Saturday, January 19, 2008


So I want to try to write a blog post that kind of encompasses a normal day for me. I don’t know how well this will work but suffice it to say that this is kind of like a compilation of several things happening on different days, that all amounts to my average sort of day.
5 days a week I wake up at 8:30 in the morning. I have a cup of hot chocolate/Nescafe mixture and get ready for school. I try to be at school around 9:50. (On the 3 days I have a 10 am class) This leaves me about 20 or 25 minutes to greet the administration and chat with other professors. Technically, (by the schedule) class starts at 10, but after fighting against losing time in the classroom I have discovered that my student aren’t late and generally more ready to begin if I follow the actually practice of not starting until 10:10 or 10:15. This also gives me the opportunity to chat with the other teachers who, because we don’t have a staff room, congregate under a rather nice tree during the morning break. My school has something like 40 professors and I’m just beginning to feel like I’m getting to know some of the non-english teachers but its been slow going. Most of the teachers in Benin are on year by year contracts, so they might only be teaching at Copargo for the one year, or they might be back next year. My school has 3 female teachers aside from myself, two in the French department and one in physics. Or at least that’s how it was until this week. We got two new teachers, stationed here by the army these two are civil servants who are doing 6 months of service. The best thing, they are both women! I love watching them around the school in their uniforms. I think they are great example for the students. Women, teaching, and in the Army. Really fantastic.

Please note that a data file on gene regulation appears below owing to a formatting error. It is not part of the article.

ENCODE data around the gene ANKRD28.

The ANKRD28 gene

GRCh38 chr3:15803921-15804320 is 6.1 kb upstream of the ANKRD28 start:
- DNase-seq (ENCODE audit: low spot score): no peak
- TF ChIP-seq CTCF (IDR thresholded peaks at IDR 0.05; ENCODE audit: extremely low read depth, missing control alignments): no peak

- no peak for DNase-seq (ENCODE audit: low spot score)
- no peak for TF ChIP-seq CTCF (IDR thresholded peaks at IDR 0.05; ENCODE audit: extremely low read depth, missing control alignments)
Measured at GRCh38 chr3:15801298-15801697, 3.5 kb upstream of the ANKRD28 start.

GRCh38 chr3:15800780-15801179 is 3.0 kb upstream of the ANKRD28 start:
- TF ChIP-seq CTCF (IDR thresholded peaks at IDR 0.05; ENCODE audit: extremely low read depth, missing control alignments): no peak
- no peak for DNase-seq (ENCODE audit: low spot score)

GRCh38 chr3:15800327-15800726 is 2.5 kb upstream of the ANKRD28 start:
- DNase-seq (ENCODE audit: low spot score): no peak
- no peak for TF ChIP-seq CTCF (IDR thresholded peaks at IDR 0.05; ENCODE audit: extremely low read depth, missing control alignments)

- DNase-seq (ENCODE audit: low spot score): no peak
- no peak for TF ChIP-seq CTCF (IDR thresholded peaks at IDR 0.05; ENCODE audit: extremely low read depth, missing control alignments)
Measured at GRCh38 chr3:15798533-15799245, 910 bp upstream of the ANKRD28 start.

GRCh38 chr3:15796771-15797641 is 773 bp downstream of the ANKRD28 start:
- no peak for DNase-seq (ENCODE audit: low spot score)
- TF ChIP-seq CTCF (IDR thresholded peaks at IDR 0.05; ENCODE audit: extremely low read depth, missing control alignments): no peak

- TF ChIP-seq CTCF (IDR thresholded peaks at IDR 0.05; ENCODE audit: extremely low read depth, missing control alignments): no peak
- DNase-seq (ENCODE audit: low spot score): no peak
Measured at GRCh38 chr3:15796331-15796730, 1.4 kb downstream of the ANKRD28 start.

Class is getting easier, the longer you teach the more used to it you become, and I’m starting to get a feel for my classrooms. When they actually understand something, when they don’t but are really bored or tired. My students are also becoming more interesting, they stopped being a mass of blank faces and have become individuals, which I think helps. I finish teaching at noon, and come home for lunch. I generally spend lunch and repos around the concession I eat and then chat with the other families here, or read and rest. After repos I make my social visits (on days when I don’t have afternoon classes Tuesday, Wednesday, and Friday) almost always first is my mama.
Generally I sit with her for around an hour, sometimes she’s doing something and I help. Like shelling peanuts. Which is hard on the hands. She always has a series of questions to ask me, or things to comment on.
“Tante, this is hard work isn’t it?"
"Yes, it is, this one doesn’t want to open.” (indicating a nut)
“Do you have these over there?”
“In the states?”
“Yes the states, what other over there is there?”
“Yes we have these, but we don’t make sauce with them. We eat them just like this, or make peanut butter.”(she translates this into Dendi for her other friend who is there)
“You put that on bread don’t you?”
“Yes we put that on bread.”
“A hah!”
After Mama, I visit my other friends or just say hello in passing, then wind my way home for dinner. Unless I’ve been asked to eat dinner somewhere in which I case that’s where I go. After that I come home and begin to put together a lesson plan for the next class I have, sometimes when I’m working in the evenings the kids in the concession will come over and draw or read. I’ve started a wall of their artwork which makes them very happy.

1 comment:

loehrke said...

Thanks for telling us about your day.
I LOVE hearing that sort of thing.
It helps me imagine what you all do to fill your days.
I'm glad that you have some other women teachers. I can only imagine what amazing and important role models you all serve for the young girls there. The next generation of women in that country are SO important and you are making a HUGE difference by just being there.
You are a HERO (and I am very, very serious about that).
Love all the posts!!!!
Mark Loehrke (Carly's dad)